We get really serious about mummies tomorrow on Mother’s Day. Stay tuned to find out how to mummify a chicken!

## Robotic futures

Starbug, one of CSIRO’s Autonomous Underwater Vehicles, has been used to monitor the Great Barrier Reef.
Image: CSIRO

Robots have been a popular part of science fiction for years. While robots that can think and feel like humans are still just a fantasy, robotic systems are already having an impact on our lives.

CSIRO runs one of the largest robotics research centres in the world, the Autonomous Systems Laboratory. Instead of trying to develop robots to completely replace humans, many of the projects focus on developing technology to assist humans.

One advantage robots have over humans is that they can go places dangerous or difficult for humans to get to, such as the bottom of the ocean. CSIRO’s Autonomous Underwater Vehicles (AUVs) have been used to monitor marine environments such as the Great Barrier Reef. Unlike human divers, AUVs don’t require oxygen, so they can stay underwater much longer.

Robotic systems also have applications on land and in the skies. CSIRO is a partner in Project ResQu, which developed a type of unmanned helicopter. On land, robotic systems are used in a number of industries. For example, robotic systems can be used to remotely control mining equipment, removing human operators from harsh and sometimes hazardous conditions. A bit less extreme is CSIRO’s partnership with the National Museum using robots to take remote visitors, such as rural students, on a tour of the museum.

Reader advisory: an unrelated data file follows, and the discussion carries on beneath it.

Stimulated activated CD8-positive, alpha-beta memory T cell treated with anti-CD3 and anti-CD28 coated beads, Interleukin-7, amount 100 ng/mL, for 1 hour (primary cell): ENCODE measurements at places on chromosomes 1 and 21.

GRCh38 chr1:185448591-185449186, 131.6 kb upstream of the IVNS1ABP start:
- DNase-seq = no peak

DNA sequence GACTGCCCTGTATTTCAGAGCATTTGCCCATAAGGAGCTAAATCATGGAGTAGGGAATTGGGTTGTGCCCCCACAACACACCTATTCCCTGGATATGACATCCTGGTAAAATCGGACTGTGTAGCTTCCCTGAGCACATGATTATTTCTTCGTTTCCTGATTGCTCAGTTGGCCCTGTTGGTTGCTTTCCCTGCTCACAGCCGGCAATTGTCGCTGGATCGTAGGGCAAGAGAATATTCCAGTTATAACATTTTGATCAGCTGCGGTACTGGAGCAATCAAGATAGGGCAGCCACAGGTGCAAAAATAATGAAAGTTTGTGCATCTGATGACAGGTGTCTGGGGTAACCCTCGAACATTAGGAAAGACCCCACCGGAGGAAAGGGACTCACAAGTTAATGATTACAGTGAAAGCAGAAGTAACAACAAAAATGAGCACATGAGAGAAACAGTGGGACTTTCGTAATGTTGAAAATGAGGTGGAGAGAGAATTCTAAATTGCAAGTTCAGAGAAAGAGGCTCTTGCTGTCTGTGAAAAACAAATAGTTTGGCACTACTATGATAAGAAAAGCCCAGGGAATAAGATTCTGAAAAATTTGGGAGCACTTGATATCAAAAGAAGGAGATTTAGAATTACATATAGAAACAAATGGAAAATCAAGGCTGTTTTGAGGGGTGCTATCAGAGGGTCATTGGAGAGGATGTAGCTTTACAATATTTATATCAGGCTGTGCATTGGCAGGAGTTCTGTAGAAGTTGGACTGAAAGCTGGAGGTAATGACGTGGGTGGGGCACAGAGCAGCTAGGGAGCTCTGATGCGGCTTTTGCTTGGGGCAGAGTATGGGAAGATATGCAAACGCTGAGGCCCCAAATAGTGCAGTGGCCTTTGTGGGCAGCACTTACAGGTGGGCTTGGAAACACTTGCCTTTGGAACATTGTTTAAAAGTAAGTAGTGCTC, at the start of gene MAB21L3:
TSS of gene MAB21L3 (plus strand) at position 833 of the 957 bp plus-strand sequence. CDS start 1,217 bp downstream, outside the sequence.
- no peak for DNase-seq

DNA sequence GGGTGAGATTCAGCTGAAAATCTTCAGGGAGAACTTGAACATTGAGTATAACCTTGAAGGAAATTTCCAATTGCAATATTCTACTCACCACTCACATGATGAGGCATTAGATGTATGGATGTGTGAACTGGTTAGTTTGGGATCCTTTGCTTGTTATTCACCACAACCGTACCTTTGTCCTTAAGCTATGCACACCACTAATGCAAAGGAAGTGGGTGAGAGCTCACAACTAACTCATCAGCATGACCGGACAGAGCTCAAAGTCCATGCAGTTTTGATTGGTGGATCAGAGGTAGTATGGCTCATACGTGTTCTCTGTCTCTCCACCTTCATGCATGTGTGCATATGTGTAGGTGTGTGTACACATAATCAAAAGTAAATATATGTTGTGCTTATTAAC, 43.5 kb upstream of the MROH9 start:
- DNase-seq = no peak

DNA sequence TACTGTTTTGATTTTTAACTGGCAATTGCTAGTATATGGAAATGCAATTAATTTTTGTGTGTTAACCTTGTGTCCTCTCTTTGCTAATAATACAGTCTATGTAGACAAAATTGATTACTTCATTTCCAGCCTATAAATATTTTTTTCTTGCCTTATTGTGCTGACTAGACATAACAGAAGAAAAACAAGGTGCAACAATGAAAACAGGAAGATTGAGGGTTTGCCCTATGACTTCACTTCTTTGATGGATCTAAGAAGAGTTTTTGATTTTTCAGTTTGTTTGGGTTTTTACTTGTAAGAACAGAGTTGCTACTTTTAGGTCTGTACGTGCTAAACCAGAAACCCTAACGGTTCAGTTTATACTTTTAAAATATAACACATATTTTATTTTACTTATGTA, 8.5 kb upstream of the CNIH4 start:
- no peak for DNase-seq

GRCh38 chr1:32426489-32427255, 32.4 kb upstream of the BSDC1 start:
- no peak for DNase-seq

Given the often extreme conditions robotic systems are exposed to, future research efforts will include ways to improve the durability of robotic systems. Making robotic systems ‘smarter’ and easier to use are other areas for future development.

Humans still have a number of advantages over robotic systems. We might not have a robot which can solve all our problems right now but maybe we will in the not too distant future.